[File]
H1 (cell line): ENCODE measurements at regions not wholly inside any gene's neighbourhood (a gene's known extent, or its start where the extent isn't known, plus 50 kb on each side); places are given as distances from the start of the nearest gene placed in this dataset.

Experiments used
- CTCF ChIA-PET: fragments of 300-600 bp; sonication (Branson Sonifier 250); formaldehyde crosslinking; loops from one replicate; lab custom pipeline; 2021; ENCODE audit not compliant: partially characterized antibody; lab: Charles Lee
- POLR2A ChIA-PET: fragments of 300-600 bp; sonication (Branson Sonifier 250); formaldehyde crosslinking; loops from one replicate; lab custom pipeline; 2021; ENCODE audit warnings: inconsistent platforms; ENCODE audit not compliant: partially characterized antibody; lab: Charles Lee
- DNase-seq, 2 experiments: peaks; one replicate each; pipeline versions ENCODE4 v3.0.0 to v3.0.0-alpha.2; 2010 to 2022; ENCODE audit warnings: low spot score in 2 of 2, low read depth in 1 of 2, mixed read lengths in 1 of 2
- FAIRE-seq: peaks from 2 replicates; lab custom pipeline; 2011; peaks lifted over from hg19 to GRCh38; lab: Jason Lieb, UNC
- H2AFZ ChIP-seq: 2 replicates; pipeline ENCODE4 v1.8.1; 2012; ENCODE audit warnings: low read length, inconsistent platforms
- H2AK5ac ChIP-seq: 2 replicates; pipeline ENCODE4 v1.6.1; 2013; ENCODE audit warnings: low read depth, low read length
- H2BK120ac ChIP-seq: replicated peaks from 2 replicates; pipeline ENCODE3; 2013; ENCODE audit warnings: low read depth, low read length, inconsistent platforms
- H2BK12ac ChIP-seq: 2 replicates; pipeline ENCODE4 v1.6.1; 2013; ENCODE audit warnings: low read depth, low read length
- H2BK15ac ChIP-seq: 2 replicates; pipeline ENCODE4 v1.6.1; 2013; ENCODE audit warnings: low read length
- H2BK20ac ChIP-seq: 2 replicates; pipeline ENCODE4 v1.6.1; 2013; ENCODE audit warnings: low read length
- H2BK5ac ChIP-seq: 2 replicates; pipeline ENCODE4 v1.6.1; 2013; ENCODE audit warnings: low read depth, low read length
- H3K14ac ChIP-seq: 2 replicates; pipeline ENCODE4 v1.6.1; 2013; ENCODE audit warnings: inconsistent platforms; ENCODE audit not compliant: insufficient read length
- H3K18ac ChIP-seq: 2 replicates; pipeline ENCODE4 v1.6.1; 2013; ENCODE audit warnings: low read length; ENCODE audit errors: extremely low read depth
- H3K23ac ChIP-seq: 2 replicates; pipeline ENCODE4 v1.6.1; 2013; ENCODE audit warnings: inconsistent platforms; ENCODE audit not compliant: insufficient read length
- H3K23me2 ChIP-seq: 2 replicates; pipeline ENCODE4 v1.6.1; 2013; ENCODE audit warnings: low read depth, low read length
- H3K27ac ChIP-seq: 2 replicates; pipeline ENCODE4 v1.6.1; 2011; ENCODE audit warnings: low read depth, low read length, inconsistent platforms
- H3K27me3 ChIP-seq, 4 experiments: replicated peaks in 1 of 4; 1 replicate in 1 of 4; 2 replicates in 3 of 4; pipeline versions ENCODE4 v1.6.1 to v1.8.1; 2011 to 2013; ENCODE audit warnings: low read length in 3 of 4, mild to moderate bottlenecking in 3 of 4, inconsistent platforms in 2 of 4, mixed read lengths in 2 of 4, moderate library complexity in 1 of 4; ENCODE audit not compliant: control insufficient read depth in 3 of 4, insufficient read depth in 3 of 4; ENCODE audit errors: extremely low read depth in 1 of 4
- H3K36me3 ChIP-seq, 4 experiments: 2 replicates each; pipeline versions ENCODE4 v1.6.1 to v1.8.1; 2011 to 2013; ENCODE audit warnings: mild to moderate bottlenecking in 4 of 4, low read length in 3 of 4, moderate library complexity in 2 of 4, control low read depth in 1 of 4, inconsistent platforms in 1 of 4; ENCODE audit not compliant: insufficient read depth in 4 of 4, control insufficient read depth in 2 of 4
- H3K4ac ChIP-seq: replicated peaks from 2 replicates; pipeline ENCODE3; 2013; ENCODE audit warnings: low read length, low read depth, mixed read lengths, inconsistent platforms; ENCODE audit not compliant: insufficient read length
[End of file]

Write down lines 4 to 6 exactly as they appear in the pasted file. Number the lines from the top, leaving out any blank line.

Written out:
- POLR2A ChIA-PET: fragments of 300-600 bp; sonication (Branson Sonifier 250); formaldehyde crosslinking; loops from one replicate; lab custom pipeline; 2021; ENCODE audit warnings: inconsistent platforms; ENCODE audit not compliant: partially characterized antibody; lab: Charles Lee
- DNase-seq, 2 experiments: peaks; one replicate each; pipeline versions ENCODE4 v3.0.0 to v3.0.0-alpha.2; 2010 to 2022; ENCODE audit warnings: low spot score in 2 of 2, low read depth in 1 of 2, mixed read lengths in 1 of 2
- FAIRE-seq: peaks from 2 replicates; lab custom pipeline; 2011; peaks lifted over from hg19 to GRCh38; lab: Jason Lieb, UNC